“If an intern agrees to be unpaid up front, then I would say it’s important that the number of hours he or she is going to work is established,” Bratman said. “Don’t go in without knowing that up front.”

He added that an unpaid intern should make sure there is supervision and an opportunity to learn and grow, as well as the possibility of moving into a paid position. If an intern is considered to be a trainee, he should not be hit with unexpected overtime or any of the tasks that should be carried out by an employee, he said. He said trainees should receive some sort of training and be performing work conducive to their learning experience, like shadowing employees.

“If you’re not getting training of any kind, then the internship is dubious,” he said.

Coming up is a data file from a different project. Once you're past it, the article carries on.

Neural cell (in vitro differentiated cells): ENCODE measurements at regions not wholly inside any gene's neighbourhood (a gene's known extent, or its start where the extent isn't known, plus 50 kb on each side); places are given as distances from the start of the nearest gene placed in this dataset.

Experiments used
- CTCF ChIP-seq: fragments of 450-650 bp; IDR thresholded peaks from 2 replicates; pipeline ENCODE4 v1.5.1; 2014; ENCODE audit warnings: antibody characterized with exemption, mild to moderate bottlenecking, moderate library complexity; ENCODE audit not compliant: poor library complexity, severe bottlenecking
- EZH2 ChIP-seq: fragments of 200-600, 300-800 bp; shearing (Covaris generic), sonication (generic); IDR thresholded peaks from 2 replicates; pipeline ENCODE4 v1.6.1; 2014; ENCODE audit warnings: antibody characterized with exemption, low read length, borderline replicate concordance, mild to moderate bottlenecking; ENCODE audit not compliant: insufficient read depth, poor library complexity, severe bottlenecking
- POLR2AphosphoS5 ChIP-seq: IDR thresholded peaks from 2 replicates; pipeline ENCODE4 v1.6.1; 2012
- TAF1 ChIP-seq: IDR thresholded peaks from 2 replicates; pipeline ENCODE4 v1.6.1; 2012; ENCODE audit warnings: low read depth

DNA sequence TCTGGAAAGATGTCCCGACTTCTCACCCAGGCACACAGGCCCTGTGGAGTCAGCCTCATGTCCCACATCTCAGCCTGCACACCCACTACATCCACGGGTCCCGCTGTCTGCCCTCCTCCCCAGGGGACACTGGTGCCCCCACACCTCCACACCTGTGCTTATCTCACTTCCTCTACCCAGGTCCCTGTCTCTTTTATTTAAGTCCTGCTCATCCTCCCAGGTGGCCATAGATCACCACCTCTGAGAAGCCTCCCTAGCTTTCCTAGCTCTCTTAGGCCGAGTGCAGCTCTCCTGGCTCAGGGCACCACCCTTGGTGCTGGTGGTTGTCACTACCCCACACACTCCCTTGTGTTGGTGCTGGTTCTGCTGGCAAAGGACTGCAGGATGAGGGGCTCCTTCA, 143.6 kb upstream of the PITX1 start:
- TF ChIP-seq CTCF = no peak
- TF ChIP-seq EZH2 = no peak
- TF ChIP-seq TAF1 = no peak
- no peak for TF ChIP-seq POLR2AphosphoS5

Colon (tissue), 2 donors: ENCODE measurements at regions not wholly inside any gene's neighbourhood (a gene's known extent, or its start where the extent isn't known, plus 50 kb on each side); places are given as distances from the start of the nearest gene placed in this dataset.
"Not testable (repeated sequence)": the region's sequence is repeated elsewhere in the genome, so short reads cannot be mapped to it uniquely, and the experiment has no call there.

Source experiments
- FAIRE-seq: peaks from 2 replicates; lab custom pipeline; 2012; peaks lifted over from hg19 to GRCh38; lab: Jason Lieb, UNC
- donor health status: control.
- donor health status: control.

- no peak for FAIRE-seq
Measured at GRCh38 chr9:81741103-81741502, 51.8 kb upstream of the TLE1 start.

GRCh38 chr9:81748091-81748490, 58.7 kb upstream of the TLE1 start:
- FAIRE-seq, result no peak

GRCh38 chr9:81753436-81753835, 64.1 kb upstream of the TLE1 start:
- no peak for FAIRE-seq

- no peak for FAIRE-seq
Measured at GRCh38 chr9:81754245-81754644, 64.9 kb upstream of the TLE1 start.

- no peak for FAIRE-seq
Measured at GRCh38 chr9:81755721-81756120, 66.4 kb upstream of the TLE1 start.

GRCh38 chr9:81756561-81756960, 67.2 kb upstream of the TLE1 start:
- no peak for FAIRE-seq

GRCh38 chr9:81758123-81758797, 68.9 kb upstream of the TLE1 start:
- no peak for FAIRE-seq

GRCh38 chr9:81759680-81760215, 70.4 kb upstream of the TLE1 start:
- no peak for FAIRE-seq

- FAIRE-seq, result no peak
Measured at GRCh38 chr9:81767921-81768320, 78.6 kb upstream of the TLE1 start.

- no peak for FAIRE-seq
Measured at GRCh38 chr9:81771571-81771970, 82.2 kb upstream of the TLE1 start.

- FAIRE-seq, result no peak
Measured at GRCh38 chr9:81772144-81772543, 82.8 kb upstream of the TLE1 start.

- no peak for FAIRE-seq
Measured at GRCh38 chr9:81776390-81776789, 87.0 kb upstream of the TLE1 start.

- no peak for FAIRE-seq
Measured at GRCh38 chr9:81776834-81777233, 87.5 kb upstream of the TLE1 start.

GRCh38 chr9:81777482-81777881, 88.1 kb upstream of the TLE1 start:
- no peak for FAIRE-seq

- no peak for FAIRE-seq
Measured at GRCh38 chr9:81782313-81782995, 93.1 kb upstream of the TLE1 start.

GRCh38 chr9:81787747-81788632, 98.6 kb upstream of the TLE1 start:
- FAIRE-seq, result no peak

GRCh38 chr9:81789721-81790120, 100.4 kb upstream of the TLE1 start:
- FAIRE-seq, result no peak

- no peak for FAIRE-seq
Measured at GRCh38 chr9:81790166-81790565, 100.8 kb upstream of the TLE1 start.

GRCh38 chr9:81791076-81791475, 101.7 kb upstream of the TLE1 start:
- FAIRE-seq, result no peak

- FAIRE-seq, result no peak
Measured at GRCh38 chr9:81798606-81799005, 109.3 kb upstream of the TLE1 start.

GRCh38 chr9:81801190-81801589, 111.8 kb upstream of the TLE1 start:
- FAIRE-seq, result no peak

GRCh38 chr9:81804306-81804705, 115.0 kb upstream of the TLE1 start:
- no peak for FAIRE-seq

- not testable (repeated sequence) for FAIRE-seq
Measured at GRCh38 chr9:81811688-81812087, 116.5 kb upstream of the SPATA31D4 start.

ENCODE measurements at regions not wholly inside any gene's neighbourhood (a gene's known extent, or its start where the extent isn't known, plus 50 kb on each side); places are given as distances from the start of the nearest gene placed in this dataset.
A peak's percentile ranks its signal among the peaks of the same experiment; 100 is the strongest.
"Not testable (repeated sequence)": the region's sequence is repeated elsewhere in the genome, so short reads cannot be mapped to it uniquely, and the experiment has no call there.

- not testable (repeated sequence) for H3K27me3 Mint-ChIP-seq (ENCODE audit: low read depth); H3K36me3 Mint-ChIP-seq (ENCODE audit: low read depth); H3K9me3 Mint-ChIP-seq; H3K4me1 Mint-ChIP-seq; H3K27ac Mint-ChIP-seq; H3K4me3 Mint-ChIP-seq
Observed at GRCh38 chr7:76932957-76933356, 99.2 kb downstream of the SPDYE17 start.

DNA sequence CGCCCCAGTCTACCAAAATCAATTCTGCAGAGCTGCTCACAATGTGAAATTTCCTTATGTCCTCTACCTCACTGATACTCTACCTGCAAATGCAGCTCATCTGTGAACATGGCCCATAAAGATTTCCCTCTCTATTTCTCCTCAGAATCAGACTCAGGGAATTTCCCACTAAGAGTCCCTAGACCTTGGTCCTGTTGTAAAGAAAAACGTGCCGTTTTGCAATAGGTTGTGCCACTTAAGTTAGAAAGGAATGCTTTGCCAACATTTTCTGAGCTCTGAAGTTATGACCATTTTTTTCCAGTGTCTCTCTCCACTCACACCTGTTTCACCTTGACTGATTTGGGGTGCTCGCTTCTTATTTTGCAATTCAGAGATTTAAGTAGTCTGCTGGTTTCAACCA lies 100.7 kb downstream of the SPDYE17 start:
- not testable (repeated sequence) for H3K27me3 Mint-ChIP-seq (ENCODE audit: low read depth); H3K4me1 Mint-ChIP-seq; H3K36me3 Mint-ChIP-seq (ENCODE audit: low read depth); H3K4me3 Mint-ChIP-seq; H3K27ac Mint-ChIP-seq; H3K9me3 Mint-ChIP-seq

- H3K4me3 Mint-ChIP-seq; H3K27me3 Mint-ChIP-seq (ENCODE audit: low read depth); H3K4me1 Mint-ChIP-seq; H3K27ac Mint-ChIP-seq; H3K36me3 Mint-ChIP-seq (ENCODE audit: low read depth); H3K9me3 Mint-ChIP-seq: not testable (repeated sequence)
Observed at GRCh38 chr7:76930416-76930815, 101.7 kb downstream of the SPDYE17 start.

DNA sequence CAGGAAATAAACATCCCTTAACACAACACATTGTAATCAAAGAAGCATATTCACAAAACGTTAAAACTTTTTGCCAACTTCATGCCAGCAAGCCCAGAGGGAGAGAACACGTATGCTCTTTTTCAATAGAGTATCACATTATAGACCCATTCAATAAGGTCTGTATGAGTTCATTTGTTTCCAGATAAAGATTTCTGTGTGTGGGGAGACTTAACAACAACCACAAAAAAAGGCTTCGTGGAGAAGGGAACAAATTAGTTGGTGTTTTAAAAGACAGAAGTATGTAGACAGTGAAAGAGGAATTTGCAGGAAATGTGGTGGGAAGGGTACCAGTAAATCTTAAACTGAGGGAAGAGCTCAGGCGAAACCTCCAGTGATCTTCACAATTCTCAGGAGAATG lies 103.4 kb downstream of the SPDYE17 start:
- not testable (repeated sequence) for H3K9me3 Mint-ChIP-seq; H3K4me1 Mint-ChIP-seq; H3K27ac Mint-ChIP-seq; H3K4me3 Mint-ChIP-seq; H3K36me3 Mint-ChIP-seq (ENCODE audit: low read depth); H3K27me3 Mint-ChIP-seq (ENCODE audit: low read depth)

As the line between trainee and employee becomes fuzzy, it also becomes wider. Since unpaid interns are not considered employees, they do not reap the benefits that employees do.

Bratman explained that trainees, as well as volunteers and independent contractors, are not substantially protected from employment discrimination. He said a trainee with concerns should appeal to the Department of Labor if he thinks his rights have been violated.

Bratman said the Department of Labor operates by the Fair Labor Standards Act, but labor laws can be refined at the state level.

Pennsylvania operates by the Fair Labor Standards Act, but Bratman said some western states, especially California, tend to have employment-related statutes that are much more protective of employees. For example the minimum wages in California and Oregon are $8 and $8.40, respectively. When compared with Pennsylvania’s minimum wage of $7.25, one can see the stricter laws at work.